A tweet and report from Dan Levine of Reuters confirmed the California court's judgment to grant Apple's request of a preliminary injunction against the Samsung handset with the U.S. sales ban to go into effect once the iPhone maker posts a nearly $96 million bond.
In handing down her ruling, Judge Koh cited U.S Patent No. U.S. Patent No. 8,086,604 regarding Siri voice commands and unified search functionality first levied against the Google and Samsung flagship handset by Apple in February.
"Apple has articulated a plausible theory of irreparable harm" due to "long-term loss of market share and losses of downstream sales," Judge Koh said.
The iPhone maker first filed for a preliminary injunction against Samsung's Galaxy Nexus in February on the back of four U.S. patents:
- U.S. Patent No. 5,946,647 for a "system and method for performing an action on a structure in computer-generated data" which was validated in Apple's U.S. International Trade Commission case against HTC.
- U.S. Patent No. 8,074,172 for a "method, system, and graphical user interface for providing word recommendations" or predictive text.
- U.S. Patent No. 8,046,721 for a system describing "unlocking a device by performing gestures on an unlock image" or the "slide to unlock" function found on iOS devices which was successfully used against Motorola in Germany.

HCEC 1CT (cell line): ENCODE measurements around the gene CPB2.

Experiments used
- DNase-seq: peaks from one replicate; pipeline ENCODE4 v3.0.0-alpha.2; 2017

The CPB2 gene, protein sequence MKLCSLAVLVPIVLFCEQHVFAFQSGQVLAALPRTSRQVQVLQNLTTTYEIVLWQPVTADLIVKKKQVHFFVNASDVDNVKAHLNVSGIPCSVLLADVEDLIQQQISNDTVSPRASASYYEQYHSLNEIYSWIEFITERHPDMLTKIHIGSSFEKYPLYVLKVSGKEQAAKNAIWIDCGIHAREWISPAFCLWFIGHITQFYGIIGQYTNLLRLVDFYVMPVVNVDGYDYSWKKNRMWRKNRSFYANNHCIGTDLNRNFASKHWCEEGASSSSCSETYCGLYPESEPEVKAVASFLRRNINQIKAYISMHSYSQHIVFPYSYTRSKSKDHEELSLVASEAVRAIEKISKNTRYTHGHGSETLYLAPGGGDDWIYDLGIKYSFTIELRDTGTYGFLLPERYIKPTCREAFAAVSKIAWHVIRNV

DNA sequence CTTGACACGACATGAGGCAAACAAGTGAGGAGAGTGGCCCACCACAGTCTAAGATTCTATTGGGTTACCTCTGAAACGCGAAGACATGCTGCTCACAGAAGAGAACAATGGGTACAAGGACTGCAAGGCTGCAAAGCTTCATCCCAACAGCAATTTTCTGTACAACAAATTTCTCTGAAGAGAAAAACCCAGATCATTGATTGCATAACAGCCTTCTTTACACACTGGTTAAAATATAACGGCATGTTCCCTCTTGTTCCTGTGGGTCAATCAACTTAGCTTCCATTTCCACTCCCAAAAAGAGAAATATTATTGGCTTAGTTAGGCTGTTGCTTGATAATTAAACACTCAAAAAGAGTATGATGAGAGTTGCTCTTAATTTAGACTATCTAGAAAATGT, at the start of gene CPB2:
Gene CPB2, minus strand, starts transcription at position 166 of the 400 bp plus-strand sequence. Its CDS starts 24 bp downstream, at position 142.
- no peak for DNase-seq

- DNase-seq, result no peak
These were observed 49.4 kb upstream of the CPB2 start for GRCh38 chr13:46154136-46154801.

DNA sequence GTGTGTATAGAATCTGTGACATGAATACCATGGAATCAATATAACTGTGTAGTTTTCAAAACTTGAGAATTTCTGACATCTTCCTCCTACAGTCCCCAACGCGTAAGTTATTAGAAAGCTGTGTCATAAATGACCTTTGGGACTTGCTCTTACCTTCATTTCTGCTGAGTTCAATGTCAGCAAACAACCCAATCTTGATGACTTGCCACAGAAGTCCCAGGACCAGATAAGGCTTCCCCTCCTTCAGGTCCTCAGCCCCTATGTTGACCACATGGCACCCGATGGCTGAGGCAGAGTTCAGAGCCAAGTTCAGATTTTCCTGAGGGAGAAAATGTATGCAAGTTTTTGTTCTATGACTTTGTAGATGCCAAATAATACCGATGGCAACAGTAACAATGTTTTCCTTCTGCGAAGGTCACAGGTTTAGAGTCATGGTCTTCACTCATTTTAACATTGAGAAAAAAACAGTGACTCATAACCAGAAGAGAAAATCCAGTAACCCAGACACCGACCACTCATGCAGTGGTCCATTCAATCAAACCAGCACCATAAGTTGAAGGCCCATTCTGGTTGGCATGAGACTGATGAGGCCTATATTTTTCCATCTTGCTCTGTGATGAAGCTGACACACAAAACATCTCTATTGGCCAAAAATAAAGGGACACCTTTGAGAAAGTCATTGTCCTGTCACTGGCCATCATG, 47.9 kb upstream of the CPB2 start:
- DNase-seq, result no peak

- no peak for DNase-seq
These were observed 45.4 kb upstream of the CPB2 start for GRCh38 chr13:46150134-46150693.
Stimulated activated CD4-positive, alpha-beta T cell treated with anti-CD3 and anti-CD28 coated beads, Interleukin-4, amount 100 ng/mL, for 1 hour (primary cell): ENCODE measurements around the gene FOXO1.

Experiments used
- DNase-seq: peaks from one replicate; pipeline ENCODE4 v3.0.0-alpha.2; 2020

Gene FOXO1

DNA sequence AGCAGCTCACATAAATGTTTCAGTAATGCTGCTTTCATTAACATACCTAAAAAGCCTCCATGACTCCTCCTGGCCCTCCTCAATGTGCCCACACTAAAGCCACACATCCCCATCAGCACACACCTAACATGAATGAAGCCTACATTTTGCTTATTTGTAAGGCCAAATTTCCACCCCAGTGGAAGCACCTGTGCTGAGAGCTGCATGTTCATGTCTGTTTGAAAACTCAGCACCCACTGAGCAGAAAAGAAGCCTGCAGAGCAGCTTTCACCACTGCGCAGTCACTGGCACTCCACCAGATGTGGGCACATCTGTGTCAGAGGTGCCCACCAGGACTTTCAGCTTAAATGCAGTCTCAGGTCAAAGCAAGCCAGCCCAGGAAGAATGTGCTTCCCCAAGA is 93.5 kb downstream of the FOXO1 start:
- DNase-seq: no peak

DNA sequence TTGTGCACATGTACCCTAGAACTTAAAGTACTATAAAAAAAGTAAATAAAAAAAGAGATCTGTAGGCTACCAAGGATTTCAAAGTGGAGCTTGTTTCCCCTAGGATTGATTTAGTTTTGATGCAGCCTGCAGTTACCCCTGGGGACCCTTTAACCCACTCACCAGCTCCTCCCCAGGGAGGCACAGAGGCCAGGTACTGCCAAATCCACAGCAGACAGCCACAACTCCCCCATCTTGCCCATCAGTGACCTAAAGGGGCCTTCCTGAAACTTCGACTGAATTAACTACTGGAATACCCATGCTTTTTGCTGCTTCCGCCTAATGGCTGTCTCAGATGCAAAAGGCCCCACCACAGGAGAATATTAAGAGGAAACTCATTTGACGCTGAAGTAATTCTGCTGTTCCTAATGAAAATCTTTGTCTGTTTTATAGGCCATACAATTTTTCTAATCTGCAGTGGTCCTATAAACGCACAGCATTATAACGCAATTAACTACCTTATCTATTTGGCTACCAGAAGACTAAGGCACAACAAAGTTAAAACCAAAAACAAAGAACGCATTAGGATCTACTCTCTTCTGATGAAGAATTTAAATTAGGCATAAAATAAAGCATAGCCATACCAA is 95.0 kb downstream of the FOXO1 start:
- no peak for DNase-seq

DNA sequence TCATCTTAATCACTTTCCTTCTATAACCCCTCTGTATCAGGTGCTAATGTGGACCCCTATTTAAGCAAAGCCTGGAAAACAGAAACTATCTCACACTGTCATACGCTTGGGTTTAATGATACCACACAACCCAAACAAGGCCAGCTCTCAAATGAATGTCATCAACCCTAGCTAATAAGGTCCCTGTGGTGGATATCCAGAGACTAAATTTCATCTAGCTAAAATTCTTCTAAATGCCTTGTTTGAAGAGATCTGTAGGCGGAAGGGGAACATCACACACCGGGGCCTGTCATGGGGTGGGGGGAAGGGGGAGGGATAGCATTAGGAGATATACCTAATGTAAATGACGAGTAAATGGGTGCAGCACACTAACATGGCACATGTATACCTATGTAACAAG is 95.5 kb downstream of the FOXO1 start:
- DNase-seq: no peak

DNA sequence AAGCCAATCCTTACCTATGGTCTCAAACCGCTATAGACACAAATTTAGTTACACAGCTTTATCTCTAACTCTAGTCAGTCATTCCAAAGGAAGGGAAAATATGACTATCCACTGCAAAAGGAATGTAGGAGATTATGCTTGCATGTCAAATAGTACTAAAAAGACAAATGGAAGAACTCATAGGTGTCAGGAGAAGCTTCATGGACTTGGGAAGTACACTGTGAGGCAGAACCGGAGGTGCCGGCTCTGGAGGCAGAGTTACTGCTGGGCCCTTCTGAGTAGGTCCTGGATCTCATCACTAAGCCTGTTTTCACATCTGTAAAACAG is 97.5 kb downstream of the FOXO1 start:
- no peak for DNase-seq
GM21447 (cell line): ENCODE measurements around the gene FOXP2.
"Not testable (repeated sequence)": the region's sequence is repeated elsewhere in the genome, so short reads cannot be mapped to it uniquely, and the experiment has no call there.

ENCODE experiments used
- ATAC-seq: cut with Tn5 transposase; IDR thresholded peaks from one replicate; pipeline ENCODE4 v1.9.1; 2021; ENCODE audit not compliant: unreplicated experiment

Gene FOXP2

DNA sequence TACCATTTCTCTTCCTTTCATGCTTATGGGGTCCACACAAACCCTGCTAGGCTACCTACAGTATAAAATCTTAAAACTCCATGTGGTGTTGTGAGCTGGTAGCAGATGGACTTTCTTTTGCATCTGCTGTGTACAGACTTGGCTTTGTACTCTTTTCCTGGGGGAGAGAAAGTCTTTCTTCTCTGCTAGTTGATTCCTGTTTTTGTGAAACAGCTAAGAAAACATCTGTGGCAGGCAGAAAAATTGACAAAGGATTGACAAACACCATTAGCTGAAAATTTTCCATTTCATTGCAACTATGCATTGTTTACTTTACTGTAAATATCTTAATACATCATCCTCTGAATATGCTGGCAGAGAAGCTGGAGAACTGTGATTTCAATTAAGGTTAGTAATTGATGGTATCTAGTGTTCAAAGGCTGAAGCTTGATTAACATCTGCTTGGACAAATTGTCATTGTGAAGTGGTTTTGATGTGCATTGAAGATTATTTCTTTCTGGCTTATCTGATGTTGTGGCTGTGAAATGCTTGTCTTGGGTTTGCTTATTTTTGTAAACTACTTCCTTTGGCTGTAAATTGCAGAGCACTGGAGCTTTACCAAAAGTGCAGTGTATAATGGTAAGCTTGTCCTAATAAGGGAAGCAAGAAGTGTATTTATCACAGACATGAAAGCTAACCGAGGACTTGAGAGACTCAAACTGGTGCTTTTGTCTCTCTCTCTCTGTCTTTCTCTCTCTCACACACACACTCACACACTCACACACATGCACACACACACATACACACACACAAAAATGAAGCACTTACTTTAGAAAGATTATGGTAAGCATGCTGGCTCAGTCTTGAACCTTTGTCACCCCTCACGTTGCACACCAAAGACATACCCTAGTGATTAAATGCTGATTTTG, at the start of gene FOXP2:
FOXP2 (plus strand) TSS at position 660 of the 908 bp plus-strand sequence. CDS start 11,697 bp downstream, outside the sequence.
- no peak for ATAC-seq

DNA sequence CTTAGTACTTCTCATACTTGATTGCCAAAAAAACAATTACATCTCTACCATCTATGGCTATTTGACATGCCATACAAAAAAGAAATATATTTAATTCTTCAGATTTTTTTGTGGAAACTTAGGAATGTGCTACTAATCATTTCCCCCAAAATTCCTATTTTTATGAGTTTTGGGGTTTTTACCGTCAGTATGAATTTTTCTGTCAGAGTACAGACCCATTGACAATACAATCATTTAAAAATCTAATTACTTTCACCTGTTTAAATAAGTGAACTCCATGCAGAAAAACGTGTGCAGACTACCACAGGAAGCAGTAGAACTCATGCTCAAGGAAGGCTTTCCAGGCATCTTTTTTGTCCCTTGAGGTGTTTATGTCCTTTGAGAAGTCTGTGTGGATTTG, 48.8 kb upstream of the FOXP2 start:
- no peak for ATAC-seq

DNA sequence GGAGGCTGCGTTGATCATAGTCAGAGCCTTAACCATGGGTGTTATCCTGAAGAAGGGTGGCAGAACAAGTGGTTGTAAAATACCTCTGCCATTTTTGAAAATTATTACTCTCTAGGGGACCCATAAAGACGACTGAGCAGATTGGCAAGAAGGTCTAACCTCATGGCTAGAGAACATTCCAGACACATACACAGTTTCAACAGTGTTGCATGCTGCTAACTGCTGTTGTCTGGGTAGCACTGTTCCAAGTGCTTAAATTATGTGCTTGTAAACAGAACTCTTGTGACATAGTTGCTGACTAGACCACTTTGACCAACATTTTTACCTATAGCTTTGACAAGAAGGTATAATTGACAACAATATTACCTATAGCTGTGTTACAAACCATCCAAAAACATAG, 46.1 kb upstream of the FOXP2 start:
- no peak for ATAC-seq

- U.S. Patent No. 8,086,604 for a "universal interface for retrieval of information in a computer system" that was the basis of Friday's ruling..
The Galaxy Nexus is Google's flagship Android handset and was created in a joint project with the company and the world's largest Android phone maker Samsung. While the device has been supplanted by more advanced offerings, including Samsung's own Galaxy S III, the Galaxy Nexus remains an important piece of Google's Android ecosystem as it is part of the search giant's family of products created in collaboration with major hardware manufacturers. Recently the Nexus line was expanded with the Asus-made Nexus 7 tablet and Nexus Q media streamer.
Once Apple posts the necessary bond to cover damages should the injunction later be found unjust, the sales ban will go into effect.
Apple spokesperson Kristin Huguet echoed the company's previous stance regarding Samsung's alleged copying of the iPhone and iPad's "look and feel." Samsung did not release a statement.